But he just stands there, rigid, unmoving, this real boy doing something real. Read the rest of this entry »

Filed under: Afghanistan, U.S. Military, War, World, Writing, , , , ,

I dream of war

John McCain waits to deliver speech in Denver,...

Image via Wikipedia

Woke up early this morning with John McCain slapping me on the back. I was in fatigues, standing among fellow soldiers for some sort of honor guard ceremony. I leaned uninjured against crutches, trying to fake my way out of fighting. McCain, his big scarred face a plastic mask of fellowship, slapped me on my back again and nearly knocked me over. Then a towering, super-buff Latino General — of higher rank somehow than McCain — came over and laid his crushing, buff arm over my head. This Latino General regarded the field of soldiers, the gleaming guns, the spectators in the stands. How was I lucky/unlucky enough to have the two important guys on either side of me? Then I realized the Latino General thought McCain was a bullshit pussy, and I — with my glasses and touch-typing fingers — was someone just as bad.

“Nerds better be giving up on robots,” the Latino General said, crushing my head and making my fake crutches crumble. He looked at McCain and sneered. “This war is among men.”

***

Surrounded by war these days: Saudi with Yemen, America in Afghanistan, and maybe soon, Israel versus Lebanon, and my oldest friend heads to an Iraq FOB this summer. Feels like there’s no refuge, especially late at night.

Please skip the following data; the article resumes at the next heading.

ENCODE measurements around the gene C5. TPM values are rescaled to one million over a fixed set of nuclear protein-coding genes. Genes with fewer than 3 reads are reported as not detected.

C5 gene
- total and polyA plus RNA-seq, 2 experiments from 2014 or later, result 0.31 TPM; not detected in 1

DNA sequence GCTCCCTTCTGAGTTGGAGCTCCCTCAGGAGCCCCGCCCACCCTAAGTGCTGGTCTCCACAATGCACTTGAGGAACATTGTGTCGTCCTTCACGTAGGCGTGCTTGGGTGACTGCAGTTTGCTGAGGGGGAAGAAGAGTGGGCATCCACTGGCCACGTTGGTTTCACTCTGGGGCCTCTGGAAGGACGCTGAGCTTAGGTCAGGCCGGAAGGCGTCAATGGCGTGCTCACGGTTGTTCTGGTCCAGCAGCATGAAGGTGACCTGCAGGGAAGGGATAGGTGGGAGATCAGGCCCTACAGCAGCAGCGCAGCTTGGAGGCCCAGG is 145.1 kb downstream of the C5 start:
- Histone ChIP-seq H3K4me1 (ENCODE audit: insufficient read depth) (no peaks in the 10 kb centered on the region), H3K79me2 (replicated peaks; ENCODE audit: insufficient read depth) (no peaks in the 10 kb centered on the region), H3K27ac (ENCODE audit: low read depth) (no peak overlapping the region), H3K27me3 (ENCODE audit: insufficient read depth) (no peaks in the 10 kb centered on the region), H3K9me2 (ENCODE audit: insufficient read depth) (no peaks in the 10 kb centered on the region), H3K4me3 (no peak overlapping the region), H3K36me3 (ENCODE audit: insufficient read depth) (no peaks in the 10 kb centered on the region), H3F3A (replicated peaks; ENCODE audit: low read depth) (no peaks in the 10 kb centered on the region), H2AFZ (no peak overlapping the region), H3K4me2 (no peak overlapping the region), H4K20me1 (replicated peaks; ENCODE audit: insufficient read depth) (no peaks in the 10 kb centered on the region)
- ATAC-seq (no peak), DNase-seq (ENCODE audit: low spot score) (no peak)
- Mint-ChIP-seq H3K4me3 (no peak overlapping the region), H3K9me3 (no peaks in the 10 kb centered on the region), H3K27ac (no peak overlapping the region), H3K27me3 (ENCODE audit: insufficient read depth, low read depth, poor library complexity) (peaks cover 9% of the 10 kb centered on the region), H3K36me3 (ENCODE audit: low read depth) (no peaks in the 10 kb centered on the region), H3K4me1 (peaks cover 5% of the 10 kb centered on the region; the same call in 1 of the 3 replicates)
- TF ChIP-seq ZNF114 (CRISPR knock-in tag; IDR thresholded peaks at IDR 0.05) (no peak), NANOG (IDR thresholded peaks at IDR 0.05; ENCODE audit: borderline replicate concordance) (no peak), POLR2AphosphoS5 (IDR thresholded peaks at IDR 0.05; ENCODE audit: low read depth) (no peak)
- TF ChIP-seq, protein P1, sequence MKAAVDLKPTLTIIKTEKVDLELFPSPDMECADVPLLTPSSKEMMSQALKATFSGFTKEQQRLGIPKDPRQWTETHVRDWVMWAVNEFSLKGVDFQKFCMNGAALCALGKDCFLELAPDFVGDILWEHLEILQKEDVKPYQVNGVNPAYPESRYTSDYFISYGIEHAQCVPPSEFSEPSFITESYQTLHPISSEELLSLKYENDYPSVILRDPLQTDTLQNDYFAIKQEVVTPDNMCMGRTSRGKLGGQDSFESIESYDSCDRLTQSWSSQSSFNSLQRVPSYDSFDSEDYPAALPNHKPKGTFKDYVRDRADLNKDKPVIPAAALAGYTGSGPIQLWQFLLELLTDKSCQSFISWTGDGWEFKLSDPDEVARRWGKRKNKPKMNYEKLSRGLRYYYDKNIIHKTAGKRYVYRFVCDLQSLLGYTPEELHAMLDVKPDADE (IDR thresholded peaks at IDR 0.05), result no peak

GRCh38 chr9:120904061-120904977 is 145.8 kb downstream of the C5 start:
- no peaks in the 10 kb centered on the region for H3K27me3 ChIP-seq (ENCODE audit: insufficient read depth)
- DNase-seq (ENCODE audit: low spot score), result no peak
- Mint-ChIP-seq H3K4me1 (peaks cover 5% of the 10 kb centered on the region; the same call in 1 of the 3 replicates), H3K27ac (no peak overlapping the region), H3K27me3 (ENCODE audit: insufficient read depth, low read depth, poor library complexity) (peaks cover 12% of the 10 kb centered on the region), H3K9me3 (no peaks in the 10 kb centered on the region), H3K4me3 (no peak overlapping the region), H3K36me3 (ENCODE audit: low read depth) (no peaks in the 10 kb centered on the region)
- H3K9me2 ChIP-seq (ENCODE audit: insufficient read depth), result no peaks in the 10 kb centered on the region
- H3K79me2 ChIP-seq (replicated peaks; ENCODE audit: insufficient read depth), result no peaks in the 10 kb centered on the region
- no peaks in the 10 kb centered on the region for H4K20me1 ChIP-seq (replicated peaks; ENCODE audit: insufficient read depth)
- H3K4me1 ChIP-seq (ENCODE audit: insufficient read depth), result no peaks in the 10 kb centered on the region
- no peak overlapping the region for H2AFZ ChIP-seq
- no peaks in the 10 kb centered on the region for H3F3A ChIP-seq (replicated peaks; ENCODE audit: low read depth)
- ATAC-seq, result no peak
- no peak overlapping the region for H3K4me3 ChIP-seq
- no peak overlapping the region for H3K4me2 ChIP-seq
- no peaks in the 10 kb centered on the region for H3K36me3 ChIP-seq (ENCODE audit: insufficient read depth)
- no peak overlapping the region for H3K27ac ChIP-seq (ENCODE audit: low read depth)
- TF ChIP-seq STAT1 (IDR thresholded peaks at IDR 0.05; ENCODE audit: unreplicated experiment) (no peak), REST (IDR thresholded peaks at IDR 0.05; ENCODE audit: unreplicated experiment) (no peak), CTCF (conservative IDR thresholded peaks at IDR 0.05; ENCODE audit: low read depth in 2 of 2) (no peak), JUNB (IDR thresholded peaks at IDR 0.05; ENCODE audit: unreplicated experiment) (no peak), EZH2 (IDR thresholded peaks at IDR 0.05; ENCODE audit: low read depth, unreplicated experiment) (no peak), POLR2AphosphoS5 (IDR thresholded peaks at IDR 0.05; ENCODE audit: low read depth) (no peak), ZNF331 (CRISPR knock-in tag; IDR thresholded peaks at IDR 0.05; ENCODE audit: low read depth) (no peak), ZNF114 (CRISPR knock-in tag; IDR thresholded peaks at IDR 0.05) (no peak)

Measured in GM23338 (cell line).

Follow me on Twitter.

Filed under: Afghanistan, Saudi Arabia, U.S. Military, War, World, Yemen, , , , , ,

Reporting Live From the Saudi-Yemen Border

Saudi Prince Mohammed bin Nasser bin Abdul Azi...

A prince surveys the front, where more than 100 Saudi soldiers have died. (Image by AFP/Getty Images via Daylife)

Straight from the field:

Dying camel in road. Sprawling tent city. Shops closed. There actually was a war here. Victory march likely.

Kelly McEvers is on a Saudi military C130 right now, headed for the country’s southern border with Yemen, where fighting has raged off and on for several months. En route to a base near the Saudi city of Jizan, she’s traveling with an undisclosed number of other journalists, who have all been invited by Saudi officials to get an on-the-ground update on the military situation. This is in the wake, yesterday, of a reported peace deal on offer from Houthi rebel leader Abdul Malik. More than 100 Saudi soldiers have reportedly died in fighting so far.

She’ll be text messaging me all day, and I’ll be posting live updates here, and on her Twitter feed @kellymcevers.

UPDATES, from newest to oldest:

Junket over. At least we can finally write about this war.

Correction: Oasis of cars belongs to soldiers, not refugees

Khaled bin Sultan: #Saudi will only agree to cease fire if Houthis stop sending snipers over the border and return 6 Saudi prisoners

Prince to review troops, spread good news.

‘They did not withdraw. We destroyed them.’ Then why are we hearing shells and gunfire?

Journo in heels just fainted. It’s hot up here. And still not clear if the war is over.